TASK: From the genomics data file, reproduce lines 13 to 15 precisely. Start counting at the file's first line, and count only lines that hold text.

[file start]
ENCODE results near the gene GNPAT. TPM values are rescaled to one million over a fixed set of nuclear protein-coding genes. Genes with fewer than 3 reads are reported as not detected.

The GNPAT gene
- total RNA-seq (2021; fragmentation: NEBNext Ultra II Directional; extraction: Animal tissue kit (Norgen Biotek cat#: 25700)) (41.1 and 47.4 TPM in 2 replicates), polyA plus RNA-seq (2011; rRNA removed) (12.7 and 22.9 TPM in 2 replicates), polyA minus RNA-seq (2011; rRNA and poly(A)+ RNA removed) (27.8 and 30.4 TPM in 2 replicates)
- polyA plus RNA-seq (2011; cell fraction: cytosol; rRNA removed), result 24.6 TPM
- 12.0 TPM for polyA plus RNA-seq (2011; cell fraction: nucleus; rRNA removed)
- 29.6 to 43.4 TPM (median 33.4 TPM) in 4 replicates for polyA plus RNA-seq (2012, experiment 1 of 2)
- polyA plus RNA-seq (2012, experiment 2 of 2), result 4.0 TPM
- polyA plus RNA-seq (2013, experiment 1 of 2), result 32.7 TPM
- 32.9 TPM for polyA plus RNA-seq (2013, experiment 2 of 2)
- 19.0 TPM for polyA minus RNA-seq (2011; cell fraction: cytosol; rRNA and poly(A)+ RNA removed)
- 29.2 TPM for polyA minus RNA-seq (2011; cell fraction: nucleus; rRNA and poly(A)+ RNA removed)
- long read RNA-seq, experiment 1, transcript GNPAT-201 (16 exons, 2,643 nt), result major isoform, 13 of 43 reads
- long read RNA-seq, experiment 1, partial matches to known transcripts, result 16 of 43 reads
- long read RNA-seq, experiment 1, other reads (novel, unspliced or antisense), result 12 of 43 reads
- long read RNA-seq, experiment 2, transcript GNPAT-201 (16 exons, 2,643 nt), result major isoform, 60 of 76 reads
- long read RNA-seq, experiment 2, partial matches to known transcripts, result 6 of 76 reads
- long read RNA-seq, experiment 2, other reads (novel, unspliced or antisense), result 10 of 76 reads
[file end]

- long read RNA-seq, experiment 1, partial matches to known transcripts, result 16 of 43 reads
- long read RNA-seq, experiment 1, other reads (novel, unspliced or antisense), result 12 of 43 reads
- long read RNA-seq, experiment 2, transcript GNPAT-201 (16 exons, 2,643 nt), result major isoform, 60 of 76 reads